The Long Island Nets tip off the G League season on Wednesday under first-year head coach Bret Brielmaier with a group that includes four players on the team’s 10-man roster that have NBA experience.
“We definitely looked at this G League bubble as an opportunity to take a look at some guys that we haven’t had in our system before,” said Long Island General Manager Matt Riccardi. “We have an incredible coaching staff, and obviously we wanted to make sure that we had players that had a chance to develop, that would be looked at as call-up targets for the NBA, that could put our program as competitive as possible. So you’ll see the make-up of that. I think our oldest player is 28, but we do have a younger group. Some veterans mixed in there with a few G League experience, some NBA experience as well.”
In addition to its 10-man roster, Long Island will begin the season with three two-way players available — Brooklyn’s Reggie Perry and Dallas’ Tyler Bey and Nate Hinton. Here, we’ll take a look at the 10 players on the G League roster.
Bowden is one of three rookies on the roster, playing their first season of American pro ball (Paul Eboua played professionally in Europe). The 24-year-old guard played four seasons at Tennessee. As a senior last year, he started all 31 games and averaged 13.7 points, 4.0 rebounds, and 2.7 assists.
“Good athlete. Good, quick first step,” said Brielmaier. “Really efficient in the mid-range, so helping him understand how to become more efficient and be comfortable at that 3-point line, and turn those mid-range shots into either rim attacks or three-balls. Lot of upside for that kid, and you can tell he’s been really, really well-coached.”
Eboua is an international prospect who had plenty of mentions in mock drafts, typically toward the back half of the second round, but ultimately went undrafted. The 20-year-old — he’ll turn 21 on Feb. 15 — is from Cameroon and moved to Rome in his teens to pursue his basketball career, playing in the Jordan Brand Classic International Game at Barclays Center in 2016. Last season, Eboua played for VL Pesaro in Italy’s top-level Serie A league.
“An incredible young prospect that our international scouts, Simone Casali, Jeff Peterson, BJ Johnson, have done an incredible job of identifying in the past,” said Riccardi. “Someone we followed closely, and someone our coaching staff targeted as being really excited to work with.”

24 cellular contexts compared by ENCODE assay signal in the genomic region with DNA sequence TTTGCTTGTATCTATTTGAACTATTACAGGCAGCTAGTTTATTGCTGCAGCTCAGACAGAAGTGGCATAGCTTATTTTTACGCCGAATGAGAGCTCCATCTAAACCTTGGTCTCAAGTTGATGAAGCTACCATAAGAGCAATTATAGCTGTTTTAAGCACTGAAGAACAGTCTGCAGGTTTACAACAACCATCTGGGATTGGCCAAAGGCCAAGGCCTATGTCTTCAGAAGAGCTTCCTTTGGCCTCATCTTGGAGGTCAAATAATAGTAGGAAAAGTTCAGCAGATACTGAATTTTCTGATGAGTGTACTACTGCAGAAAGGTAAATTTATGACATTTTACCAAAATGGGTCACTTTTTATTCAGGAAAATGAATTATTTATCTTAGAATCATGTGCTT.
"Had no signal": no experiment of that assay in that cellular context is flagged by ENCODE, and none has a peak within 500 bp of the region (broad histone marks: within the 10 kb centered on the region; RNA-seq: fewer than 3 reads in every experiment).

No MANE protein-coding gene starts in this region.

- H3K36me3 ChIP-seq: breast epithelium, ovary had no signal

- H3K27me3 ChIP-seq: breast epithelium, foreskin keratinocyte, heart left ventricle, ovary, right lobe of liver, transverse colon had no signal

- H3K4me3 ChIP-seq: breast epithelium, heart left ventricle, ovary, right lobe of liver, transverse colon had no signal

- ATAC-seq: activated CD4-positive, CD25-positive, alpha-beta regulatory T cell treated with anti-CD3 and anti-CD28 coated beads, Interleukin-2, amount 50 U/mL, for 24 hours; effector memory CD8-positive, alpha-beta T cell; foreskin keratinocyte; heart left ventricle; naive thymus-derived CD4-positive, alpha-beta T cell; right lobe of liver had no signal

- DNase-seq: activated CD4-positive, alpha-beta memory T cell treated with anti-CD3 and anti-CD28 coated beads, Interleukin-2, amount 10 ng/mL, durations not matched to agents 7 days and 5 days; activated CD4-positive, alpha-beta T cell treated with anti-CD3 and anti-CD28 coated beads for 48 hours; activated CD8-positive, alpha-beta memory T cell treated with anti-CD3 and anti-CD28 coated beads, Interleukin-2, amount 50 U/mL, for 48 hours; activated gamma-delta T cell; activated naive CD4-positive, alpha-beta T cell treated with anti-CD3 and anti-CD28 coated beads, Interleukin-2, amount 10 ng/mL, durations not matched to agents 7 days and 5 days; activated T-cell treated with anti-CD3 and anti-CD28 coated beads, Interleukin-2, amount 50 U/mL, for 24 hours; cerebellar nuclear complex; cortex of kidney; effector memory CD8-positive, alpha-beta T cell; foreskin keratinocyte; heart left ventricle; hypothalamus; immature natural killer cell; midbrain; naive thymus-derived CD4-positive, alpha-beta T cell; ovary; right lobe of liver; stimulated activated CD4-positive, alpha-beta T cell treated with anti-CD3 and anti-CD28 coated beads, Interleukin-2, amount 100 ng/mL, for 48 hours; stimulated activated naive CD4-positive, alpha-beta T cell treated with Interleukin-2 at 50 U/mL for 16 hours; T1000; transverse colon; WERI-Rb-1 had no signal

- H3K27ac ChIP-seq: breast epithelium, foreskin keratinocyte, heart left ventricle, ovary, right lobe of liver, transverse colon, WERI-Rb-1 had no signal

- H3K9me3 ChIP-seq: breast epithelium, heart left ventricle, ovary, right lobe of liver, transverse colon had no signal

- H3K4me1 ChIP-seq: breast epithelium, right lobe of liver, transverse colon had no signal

The 24-year-old out of Xavier played in Summer League with the Bulls in 2018 and spent the 2018-19 season with their G League affiliate, the Windy City Bulls. Last year he started all 36 games he played for the Maine Red Claws, averaging 12.2 points.
“Guy can really just stretch the floor,” said Brielmaier. “He can really shoot the basketball. Knows how to play the game. Surprising how much better his defensive ability to switch is. He’s got a great feel. Even though he’s not the most athletic guy on the court, he just has a way of taking angles and knowing what a guy is going to do before he does it.”
Johnson played two years of college ball at Syracuse and then two at LaSalle before playing Summer League with the Hornets in 2018. During the 2018-19 season he played for the Lakeland Magic in the G League before getting a 10-day contract with Atlanta and then eventually signing with Sacramento at the end of the season.
Last year he was back with the Orlando organization on a two-way deal, playing 10 NBA games and averaging 22.8 points and 6.4 rebounds while shooting 41.4 percent from 3-point range in 28 games for Lakeland.
“We’ve seen BJ play a ton in the past,” said Riccardi. “We played against him in the playoffs two years ago when he was playing with Lakeland. We’ve seen him in the NBA. We think he’s a really good player, high-quality player that has a chance to continue to develop.”
Martin is back with the Nets after joining the organization on a two-way deal last January. He played 16 games for Long Island, averaging 16.8 points, 4.0 assists and 2.2 steals. He saw a bigger role with Brooklyn on the NBA Campus in Orlando last summer, making six of his nine NBA game appearances last year during that stretch of the season. Martin had a 20-point game against the Celtics and a career-high 24 points against Orlando last summer. He started last season in the G League with Sioux Falls, averaging 18.5 points and 5.0 assists in 16 games before being signed by the Nets.